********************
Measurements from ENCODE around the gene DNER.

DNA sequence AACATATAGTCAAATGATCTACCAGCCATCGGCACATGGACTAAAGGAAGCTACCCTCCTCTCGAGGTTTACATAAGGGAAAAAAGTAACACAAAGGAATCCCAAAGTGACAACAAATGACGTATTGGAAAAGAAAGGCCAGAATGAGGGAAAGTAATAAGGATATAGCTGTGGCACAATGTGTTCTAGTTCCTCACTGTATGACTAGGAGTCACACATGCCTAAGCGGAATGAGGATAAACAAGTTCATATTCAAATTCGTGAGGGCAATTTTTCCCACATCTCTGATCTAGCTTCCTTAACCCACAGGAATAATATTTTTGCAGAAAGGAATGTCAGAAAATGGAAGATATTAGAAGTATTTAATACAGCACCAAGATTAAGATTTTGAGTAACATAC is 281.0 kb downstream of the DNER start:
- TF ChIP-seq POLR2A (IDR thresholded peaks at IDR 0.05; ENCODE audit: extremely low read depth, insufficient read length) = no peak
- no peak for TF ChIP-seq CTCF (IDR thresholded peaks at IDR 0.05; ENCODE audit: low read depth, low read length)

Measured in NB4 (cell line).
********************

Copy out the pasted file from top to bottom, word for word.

Measurements from ENCODE around the gene DNER.

DNA sequence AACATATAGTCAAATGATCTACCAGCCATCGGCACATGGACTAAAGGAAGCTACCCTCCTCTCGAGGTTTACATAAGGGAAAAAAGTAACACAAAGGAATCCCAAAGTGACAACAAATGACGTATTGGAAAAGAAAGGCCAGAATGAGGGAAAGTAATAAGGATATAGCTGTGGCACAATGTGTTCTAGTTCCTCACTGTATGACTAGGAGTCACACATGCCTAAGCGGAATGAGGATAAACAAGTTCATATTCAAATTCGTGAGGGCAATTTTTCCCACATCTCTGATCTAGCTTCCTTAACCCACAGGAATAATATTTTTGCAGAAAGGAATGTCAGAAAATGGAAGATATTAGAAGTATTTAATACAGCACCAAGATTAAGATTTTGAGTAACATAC is 281.0 kb downstream of the DNER start:
- TF ChIP-seq POLR2A (IDR thresholded peaks at IDR 0.05; ENCODE audit: extremely low read depth, insufficient read length) = no peak
- no peak for TF ChIP-seq CTCF (IDR thresholded peaks at IDR 0.05; ENCODE audit: low read depth, low read length)

Measured in NB4 (cell line).